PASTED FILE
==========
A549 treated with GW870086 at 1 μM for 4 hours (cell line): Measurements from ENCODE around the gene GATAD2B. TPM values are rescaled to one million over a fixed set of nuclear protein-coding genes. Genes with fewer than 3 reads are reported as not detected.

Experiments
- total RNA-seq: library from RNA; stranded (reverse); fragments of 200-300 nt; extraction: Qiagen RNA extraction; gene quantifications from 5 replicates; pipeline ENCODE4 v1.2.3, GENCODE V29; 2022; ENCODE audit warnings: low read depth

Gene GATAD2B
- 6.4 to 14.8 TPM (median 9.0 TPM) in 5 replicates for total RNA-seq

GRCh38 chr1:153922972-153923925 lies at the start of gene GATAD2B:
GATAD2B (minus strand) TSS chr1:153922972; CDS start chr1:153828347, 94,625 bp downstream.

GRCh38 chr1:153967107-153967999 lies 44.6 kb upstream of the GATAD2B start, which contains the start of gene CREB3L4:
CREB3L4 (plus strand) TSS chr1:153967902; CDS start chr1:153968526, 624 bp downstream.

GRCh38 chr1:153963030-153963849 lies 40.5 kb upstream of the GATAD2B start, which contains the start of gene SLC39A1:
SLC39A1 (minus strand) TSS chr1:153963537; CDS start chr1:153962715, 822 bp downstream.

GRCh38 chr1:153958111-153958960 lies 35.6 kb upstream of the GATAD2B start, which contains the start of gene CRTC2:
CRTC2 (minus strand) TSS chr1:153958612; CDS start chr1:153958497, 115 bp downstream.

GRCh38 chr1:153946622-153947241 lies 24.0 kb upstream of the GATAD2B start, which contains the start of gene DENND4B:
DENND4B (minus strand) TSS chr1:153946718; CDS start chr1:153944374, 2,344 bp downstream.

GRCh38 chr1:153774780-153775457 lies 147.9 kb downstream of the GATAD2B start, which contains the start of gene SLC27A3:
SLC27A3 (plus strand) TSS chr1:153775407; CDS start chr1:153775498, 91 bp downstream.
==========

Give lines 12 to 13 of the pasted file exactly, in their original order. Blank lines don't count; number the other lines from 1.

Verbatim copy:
GRCh38 chr1:153958111-153958960 lies 35.6 kb upstream of the GATAD2B start, which contains the start of gene CRTC2:
CRTC2 (minus strand) TSS chr1:153958612; CDS start chr1:153958497, 115 bp downstream.